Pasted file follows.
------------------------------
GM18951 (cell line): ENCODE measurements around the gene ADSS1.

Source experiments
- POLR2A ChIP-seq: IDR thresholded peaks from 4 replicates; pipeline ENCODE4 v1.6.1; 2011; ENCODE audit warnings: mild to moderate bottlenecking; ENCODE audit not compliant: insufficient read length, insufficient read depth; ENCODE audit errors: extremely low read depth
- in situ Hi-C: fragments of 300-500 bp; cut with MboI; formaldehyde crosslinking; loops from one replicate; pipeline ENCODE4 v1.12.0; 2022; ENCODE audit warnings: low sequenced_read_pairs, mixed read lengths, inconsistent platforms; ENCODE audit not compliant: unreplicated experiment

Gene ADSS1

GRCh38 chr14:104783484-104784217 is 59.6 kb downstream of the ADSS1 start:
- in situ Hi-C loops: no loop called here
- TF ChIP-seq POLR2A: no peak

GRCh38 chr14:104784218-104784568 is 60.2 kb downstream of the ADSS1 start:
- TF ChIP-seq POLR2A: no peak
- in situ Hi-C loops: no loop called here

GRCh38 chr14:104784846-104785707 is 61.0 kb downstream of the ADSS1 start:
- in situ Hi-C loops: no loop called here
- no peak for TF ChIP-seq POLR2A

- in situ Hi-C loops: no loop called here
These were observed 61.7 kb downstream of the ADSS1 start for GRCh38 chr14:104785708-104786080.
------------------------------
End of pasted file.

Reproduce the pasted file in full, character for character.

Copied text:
GM18951 (cell line): ENCODE measurements around the gene ADSS1.

Source experiments
- POLR2A ChIP-seq: IDR thresholded peaks from 4 replicates; pipeline ENCODE4 v1.6.1; 2011; ENCODE audit warnings: mild to moderate bottlenecking; ENCODE audit not compliant: insufficient read length, insufficient read depth; ENCODE audit errors: extremely low read depth
- in situ Hi-C: fragments of 300-500 bp; cut with MboI; formaldehyde crosslinking; loops from one replicate; pipeline ENCODE4 v1.12.0; 2022; ENCODE audit warnings: low sequenced_read_pairs, mixed read lengths, inconsistent platforms; ENCODE audit not compliant: unreplicated experiment

Gene ADSS1

GRCh38 chr14:104783484-104784217 is 59.6 kb downstream of the ADSS1 start:
- in situ Hi-C loops: no loop called here
- TF ChIP-seq POLR2A: no peak

GRCh38 chr14:104784218-104784568 is 60.2 kb downstream of the ADSS1 start:
- TF ChIP-seq POLR2A: no peak
- in situ Hi-C loops: no loop called here

GRCh38 chr14:104784846-104785707 is 61.0 kb downstream of the ADSS1 start:
- in situ Hi-C loops: no loop called here
- no peak for TF ChIP-seq POLR2A

- in situ Hi-C loops: no loop called here
These were observed 61.7 kb downstream of the ADSS1 start for GRCh38 chr14:104785708-104786080.